November 13, 2013

Poets and writers pay tribute to Seamus Heaney


A photograph of young Seamus Heaney appeared on the program.

Irish and American writers gathered to read their favorite Seamus Heaney poems for an overflowing audience in Cooper Union’s Great Hall on Monday night. Heaney’s wife Marie and son Michael were in attendance, and those who read, including Paul Muldoon, singer Paul Simon, and poet Kevin Young knew Heaney personally.

Alice Quinn, the executive director of the Poetry Society of America who organized the event, gave opening remarks. Each presenter read a poem or two and offered contextual notes or short reflections about Heaney as a poet.

Frank Bidart urged the audience to read Heaney’s 1995 Nobel Prize acceptance speech. Sven Birkerts read “Man and Boy” and noted that the Irish phrase “and Bob’s your uncle” in the poem could be understood to mean “and there you go.” Jonathan Galassi, publisher at Farrar, Straus and Giroux, read two Heaney poems that were inspired by Italian poet Giovanni Pascoli. Edward Hirsch read “Bogland” and claimed that Heaney once told him—possibly in jest—that he wrote the poem as he was putting on his pants, and that there is a “relationship between getting dressed and the movement in the poem.” Anne Waldman offered a dramatic reading of lines from Heaney’s translation of Beowulf.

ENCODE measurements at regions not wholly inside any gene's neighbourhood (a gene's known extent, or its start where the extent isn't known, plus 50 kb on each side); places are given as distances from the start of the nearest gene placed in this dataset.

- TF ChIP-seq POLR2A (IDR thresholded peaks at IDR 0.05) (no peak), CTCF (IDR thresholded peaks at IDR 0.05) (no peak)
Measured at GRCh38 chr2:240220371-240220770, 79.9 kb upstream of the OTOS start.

The presentation ended with a recording of Heaney reading “Bogland” which Edward Hirsch had also read earlier in the evening, noting that the bog symbolized the “buried memory of previous generations.”

Below is a list of the presenters and their selections.


Claire Kelley is the Director of Library and Academic Marketing at Melville House.